Bisexual Literary Fiction
Starting off this section is America Is Not the Heart by Elaine Castillo. This follows three generations of women from a Filipino family immigrating to the United States in the 1990s. This deals with PTSD, balancing religion with your sexuality, and the insular communities of Filipino immigrants in America during that time. You Exist Too Much by Zaina Arafat is one that I read last year but that I think is extremely important in the political climate that we currently live in. The book follows a Palestinian-American woman dealing with her latest breakup with her girlfriend, Anna, the fraught relationship with her mother, her ‘love-addiction’ and going to therapy. Exciting Times by Naoise Dolan follows Ava after she moves from Dublin to Hong Kong to teach English to children, but so far it isn’t working out the way she’d hoped it would. She ends up moving in with a banker, Julian, who she has a brief relationship with until he moves back to England, when she meets the beautiful Edith who sweeps her off her feet. Everything is going swimmingly until Julian tells Ava that he’s moving back to Hong Kong. Transcendent Kingdom by Yaa Gyasi is a wonderful book that is so difficult to explain without sounding like I understood so little of it! It follows Gifty in the aftermath of her brother’s death after his battle with opiod addiction, and her father leaving and returning to Ghana, while burying herself in her scientific research and housing her mother who refuses to leave her bed. Finally, We Play Ourselves by Jen Silverman follows Cass, once a highly praised young playwright who finds herself having to flee New York after a severe public shaming. Now in Los Angeles, she befriends her filmmaker neighbour and the gaggle of teenage girls who become the subject of her next work, based on the girls afterschool activities – a Fight Club.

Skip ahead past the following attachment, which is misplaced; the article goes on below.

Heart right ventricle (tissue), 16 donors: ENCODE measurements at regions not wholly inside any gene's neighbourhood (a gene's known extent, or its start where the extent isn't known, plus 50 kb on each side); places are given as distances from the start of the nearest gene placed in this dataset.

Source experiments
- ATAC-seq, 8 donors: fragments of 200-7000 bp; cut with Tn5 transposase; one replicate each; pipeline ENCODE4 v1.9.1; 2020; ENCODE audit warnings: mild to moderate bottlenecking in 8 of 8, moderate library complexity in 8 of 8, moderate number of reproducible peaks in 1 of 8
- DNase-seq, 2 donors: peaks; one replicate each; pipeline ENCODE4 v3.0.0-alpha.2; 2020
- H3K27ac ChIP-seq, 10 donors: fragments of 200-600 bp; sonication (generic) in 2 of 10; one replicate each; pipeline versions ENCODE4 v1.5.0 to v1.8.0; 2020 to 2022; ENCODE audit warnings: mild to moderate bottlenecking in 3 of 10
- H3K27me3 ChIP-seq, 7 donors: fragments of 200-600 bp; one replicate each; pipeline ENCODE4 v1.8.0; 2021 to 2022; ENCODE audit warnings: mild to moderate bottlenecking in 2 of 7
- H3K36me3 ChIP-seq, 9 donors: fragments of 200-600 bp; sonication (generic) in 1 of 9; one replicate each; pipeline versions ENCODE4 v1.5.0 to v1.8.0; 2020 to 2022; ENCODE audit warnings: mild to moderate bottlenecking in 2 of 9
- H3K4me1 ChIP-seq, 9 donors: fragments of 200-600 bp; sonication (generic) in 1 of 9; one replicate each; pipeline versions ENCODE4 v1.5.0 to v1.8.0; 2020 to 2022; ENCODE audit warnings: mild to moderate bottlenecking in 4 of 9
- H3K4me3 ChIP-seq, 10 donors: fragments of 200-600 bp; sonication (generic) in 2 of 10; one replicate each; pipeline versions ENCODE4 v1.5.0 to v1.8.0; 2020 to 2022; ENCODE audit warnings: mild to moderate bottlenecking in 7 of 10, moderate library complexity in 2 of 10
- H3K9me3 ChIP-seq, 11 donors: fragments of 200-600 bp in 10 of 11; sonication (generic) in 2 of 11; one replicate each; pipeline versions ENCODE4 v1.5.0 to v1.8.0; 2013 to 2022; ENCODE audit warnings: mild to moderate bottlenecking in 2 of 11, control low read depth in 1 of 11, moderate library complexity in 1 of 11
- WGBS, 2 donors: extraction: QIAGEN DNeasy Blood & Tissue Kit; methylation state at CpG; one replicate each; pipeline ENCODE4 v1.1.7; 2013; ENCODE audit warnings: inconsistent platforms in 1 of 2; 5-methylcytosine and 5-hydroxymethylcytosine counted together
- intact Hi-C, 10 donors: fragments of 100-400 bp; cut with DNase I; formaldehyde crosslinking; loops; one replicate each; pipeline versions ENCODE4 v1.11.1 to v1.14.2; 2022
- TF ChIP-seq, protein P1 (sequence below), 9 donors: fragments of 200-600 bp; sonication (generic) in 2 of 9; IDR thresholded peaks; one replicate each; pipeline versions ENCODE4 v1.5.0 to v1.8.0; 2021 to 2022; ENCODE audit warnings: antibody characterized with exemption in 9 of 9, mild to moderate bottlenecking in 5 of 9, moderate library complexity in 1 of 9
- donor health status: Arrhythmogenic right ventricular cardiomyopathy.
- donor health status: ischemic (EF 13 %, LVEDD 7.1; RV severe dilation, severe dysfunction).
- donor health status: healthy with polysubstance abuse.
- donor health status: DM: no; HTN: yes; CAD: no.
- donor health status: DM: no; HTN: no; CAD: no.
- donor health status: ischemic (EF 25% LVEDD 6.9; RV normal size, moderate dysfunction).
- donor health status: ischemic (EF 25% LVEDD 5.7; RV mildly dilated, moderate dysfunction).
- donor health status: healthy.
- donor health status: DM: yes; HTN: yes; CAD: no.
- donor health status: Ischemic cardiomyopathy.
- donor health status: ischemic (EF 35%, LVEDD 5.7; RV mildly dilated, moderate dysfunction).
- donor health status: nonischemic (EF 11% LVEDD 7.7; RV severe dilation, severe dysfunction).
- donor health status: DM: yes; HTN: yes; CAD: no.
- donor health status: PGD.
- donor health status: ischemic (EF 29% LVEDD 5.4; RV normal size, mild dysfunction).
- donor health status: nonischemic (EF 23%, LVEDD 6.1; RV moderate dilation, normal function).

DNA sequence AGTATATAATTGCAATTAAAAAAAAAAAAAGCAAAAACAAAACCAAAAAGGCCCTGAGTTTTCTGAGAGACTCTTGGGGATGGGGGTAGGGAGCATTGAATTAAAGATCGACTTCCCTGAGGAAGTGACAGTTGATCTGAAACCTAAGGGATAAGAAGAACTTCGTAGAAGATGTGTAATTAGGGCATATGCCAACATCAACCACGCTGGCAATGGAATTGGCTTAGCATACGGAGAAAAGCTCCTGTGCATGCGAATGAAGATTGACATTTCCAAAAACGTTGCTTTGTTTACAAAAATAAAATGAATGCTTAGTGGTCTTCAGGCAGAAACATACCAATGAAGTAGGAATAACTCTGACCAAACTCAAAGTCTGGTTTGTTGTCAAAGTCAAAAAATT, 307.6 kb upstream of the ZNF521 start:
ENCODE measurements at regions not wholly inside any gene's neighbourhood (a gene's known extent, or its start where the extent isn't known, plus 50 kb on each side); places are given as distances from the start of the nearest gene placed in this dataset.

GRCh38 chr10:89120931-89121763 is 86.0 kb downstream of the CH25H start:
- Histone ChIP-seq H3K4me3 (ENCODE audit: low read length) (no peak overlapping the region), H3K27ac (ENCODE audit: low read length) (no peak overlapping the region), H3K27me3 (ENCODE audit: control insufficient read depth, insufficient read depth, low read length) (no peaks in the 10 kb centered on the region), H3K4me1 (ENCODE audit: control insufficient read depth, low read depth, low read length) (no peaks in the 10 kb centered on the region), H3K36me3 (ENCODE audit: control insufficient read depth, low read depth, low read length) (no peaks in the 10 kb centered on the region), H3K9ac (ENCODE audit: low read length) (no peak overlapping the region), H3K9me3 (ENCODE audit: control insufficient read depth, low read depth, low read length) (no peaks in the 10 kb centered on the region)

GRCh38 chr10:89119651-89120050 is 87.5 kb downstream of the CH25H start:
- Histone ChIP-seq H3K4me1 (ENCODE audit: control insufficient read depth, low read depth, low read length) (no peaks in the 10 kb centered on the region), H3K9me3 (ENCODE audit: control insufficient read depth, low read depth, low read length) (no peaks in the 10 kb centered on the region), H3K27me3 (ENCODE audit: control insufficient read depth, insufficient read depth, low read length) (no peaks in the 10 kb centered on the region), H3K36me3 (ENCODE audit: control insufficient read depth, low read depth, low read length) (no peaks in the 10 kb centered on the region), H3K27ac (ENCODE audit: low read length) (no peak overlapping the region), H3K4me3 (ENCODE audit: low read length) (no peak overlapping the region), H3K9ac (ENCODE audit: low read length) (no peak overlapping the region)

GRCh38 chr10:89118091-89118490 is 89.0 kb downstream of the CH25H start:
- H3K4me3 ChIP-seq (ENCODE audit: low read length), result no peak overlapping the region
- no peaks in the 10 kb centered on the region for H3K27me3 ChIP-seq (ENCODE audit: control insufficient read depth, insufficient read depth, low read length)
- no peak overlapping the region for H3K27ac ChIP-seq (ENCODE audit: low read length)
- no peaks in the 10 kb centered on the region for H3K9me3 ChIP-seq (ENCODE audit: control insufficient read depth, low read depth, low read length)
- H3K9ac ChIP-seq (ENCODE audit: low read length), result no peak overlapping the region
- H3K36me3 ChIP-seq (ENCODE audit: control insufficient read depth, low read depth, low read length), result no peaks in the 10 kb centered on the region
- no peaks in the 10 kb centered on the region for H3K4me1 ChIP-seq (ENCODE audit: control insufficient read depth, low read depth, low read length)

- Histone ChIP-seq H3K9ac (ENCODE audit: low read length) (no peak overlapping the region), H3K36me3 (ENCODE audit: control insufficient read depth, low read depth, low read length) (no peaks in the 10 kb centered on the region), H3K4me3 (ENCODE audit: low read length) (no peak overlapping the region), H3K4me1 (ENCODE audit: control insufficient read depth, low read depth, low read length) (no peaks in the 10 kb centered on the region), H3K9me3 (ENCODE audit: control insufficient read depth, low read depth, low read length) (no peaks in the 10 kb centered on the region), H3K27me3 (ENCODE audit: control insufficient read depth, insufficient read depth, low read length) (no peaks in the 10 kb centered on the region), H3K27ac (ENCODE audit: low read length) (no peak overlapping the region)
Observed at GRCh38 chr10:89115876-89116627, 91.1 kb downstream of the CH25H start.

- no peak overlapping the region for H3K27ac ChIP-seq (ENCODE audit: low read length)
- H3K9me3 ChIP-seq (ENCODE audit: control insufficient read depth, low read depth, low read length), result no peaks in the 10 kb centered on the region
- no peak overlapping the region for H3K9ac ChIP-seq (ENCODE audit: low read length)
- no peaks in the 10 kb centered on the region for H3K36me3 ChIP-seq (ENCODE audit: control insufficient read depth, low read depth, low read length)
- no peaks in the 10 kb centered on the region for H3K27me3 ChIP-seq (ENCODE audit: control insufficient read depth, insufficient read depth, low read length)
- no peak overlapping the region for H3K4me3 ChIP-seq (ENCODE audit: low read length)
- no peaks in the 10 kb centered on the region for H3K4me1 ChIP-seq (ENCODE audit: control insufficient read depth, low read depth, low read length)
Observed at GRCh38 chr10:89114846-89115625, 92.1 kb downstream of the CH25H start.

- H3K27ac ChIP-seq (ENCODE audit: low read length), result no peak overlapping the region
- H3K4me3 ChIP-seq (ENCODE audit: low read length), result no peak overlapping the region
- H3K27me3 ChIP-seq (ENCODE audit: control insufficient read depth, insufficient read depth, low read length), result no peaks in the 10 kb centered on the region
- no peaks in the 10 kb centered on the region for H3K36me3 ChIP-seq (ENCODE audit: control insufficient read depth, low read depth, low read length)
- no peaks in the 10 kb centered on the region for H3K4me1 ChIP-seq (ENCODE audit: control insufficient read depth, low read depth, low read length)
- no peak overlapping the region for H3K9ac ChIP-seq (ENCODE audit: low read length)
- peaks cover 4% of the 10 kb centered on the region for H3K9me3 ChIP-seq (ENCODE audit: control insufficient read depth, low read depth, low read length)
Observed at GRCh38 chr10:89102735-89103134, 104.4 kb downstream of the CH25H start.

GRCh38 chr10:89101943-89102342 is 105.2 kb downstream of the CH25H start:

Trans & Nonbinary Literary Fiction
Finally, we have literary fiction novels featuring trans and nonbinary main characters! First up is Small Beauty by Jia Qing Wilson-Yang. This is a super short novella which follows Mei who, while grieving the loss of her cousin, decides to move into his old house where she connects with his past, her aunt’s secret relationship and several trans women around her. Patsy by Nicole Dennis-Benn features a Jamaican nonbinary lesbian main character and follows Patsy as she finally moves to America from Jamaica as an undocumented immigrant, all the while her young daughter is left behind to deal with her own sexuality and trying to empathise with her mother’s decision to leave her behind. Of course when I mention books with trans main characters, I of course have to list the wonderful Detransition, Baby by Torrey Peters! This follows the lives of three women, one a trans woman, one who has detransitioned, and a cis woman, whose lives end up colliding after an unexpected pregnancy forces them to come together and work out what’s best for them and this baby. The Subtweet by Vivek Shraya is another shorter read which follows Neela after her song is covered by internet famous singer, Rukmini. As Rukmini’s career ends up getting bigger and brighter, Neela’s star starts fading into the background and the friendship the pair formed starts to blow up. Finally, we have A Burning by Megha Majumdar which follows three main characters in the aftermath of a terrorist attack on a train in India – Jivan, a Muslim girl from the slums who is accused of orchestrating the attack; PT Sir, a gym teacher who finds himself getting drawn into the ranks of a right-wing populist political party; and Lovely, a trans woman who dreams of being a famous actress.
So, those are some literary fiction recommendations to get you started – if anyone knows of any with asexual representation, please do let me know! Stay safe and see you tomorrow for another queer book review!